50551696_s.jpgYears ago, I had the most enjoyable stint at Microsoft. For three years, my team looked after the relationship between IT professionals and Microsoft in the U.S. It was a great job because the entire rationale was to find ways to enhance the IT pros’ experience, while helping them connect to and understand Microsoft. It was also great because I got to pore over tons of interesting research about the mainstay audience of the IT business.

Getting inside the IT mind

In order to do the job, I had to immerse myself in information about the life of an IT professional. What do they do? What technologies do these professionals use? How many hours do they work and for how much pay? What companies do they like to work with? These were some of the basic questions we aimed to answer. Added to that were more organizational questions such as, What does he or she spend time doing daily? Do they relate to particular people in the organization?

The angst of the IT professional

The most telling pieces of research, however, pointed to the deep angst of the typical IT pro: these folks want to innovate and be proactive in building solutions, but have no time to do so. Instead, they are stuck in the relentless and Sisyphean grind of daily tasks as well as dealing with the ever-changing needs of internal customers. With too much to do, too heavy a backlog, and no time for creativity and forward-looking innovation, the IT pro gets typecast as a person who doesn’t get it or who only says no.

From their end, if only I had the time is the most common lament of this fatigued clan of people, who in fact, are responsible for powering and supporting modern organization. This is an irony of profound proportions.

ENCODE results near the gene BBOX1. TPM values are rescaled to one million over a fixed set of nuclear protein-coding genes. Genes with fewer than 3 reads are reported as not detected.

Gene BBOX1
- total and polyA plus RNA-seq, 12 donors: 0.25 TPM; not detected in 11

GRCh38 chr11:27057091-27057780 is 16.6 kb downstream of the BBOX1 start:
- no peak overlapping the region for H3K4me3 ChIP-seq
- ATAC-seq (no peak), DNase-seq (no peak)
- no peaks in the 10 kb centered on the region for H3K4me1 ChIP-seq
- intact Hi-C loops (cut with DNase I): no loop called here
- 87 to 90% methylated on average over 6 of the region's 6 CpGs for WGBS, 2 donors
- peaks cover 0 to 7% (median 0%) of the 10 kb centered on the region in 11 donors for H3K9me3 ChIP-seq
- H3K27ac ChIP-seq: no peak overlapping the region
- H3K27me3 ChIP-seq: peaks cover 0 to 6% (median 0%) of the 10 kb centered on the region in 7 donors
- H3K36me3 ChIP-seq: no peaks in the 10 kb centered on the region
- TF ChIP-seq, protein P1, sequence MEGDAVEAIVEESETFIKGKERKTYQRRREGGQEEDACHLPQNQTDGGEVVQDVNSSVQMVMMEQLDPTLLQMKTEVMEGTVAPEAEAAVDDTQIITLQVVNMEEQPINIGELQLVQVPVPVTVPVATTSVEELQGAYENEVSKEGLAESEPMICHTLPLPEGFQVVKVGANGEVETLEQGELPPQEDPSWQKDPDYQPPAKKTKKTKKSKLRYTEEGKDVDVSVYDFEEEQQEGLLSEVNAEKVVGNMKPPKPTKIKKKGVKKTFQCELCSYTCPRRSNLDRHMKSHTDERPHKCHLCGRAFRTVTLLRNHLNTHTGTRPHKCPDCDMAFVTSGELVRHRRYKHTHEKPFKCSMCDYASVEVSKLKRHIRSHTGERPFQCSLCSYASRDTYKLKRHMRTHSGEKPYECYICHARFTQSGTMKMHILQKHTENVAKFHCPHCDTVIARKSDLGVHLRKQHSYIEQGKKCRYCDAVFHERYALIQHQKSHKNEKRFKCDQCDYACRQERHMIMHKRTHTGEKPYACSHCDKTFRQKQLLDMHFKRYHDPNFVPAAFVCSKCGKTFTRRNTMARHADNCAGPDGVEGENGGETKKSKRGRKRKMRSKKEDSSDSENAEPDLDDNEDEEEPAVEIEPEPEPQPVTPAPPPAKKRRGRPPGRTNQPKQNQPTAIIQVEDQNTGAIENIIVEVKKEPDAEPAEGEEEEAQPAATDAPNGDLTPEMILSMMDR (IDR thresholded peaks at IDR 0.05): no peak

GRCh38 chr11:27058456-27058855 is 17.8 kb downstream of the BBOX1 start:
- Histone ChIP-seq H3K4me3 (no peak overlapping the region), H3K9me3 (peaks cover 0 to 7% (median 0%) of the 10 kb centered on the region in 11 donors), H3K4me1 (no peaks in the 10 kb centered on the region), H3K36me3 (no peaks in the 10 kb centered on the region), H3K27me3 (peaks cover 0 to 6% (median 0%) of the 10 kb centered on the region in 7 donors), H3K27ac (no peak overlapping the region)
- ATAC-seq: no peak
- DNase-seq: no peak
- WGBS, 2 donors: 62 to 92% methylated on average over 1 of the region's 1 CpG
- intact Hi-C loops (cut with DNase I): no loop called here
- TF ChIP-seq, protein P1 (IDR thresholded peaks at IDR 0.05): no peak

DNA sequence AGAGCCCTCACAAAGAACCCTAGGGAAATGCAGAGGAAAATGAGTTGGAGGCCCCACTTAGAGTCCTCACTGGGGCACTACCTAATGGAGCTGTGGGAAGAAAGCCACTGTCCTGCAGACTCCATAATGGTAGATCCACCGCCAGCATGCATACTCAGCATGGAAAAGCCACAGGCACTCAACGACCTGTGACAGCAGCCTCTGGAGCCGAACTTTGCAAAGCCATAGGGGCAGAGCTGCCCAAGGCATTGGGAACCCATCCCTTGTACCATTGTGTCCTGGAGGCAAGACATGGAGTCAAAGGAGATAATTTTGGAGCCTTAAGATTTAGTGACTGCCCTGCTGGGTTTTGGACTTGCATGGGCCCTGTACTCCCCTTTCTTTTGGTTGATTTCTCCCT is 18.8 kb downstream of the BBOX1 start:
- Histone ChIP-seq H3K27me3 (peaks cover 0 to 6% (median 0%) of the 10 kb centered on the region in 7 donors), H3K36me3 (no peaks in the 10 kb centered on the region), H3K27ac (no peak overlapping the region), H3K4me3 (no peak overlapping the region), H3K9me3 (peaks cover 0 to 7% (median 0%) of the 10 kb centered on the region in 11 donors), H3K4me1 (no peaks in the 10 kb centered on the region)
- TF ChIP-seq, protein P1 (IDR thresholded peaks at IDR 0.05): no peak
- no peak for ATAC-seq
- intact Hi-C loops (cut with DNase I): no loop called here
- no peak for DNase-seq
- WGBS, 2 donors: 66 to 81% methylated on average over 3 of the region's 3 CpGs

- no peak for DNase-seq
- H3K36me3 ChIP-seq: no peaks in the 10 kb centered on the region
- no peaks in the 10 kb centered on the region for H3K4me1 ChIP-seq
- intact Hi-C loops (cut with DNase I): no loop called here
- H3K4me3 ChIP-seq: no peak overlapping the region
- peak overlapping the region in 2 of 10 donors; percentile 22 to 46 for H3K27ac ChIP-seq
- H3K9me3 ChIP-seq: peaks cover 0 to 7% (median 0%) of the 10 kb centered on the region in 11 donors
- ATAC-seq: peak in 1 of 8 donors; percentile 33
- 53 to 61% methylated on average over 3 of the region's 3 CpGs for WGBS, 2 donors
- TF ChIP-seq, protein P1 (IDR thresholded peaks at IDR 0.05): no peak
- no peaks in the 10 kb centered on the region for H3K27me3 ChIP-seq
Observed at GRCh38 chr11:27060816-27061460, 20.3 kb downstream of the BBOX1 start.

ebook: Five Keys to Ending the Battle Between Business and IT

Where IT pros fit in today's data-driven companies

Ten years later, things haven’t changed enough. In my current world, the world of data infrastructure, this is brought out in bold relief. In most organizations, data-hungry business users are not able to satisfy their voracious appetites for timely, contextual, and comprehensive data for decision support. Even enlightened companies that deeply understand the need for business teams to have data on which to base fundamental decisions have not been able to deal with an essential fact: that as long as data needs are constant and ever-changing, they cannot be met with anything other than self-service and easy-to-use-yet-accurate solutions.

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Vectoring these needs through IT only creates problems for both sides. And in this process, both business and IT lose time, enter a perception war, and collectively dissolve collaboration and creativity that could be used to innovate and explore new vistas. When businesses lose time, money is lost. When IT loses time, innovation stagnates and reaction becomes the order of the day.

Moving away from IT as the bogeyman and into innovation

Imagine, therefore, a system in which IT was not the bogeyman. Imagine a world in which real business users got real data without long waits, internal battles, and a too-little-too-late mentality.

To imagine that world is to imagine that IT professionals, which comprise some of the smartest minds in the organization, get time back. They are liberated from the hamster wheel and given space to innovate. So, too, are business people. Both are armed with data and time and can let their creative juices flow. The organization can then move from reactive to forward-looking, from closed to open, from defensive to adventurous.

When these abundant IT energies are unleashed, the entire organization benefits.

At TimeXtender, we created Discovery Hub with the goal of liberating IT to innovate and of bridging the gap between business and IT and enabling everyone to make quick, data-driven decisions using self-service analytics. Read the ebook on how to end the battle between business and IT.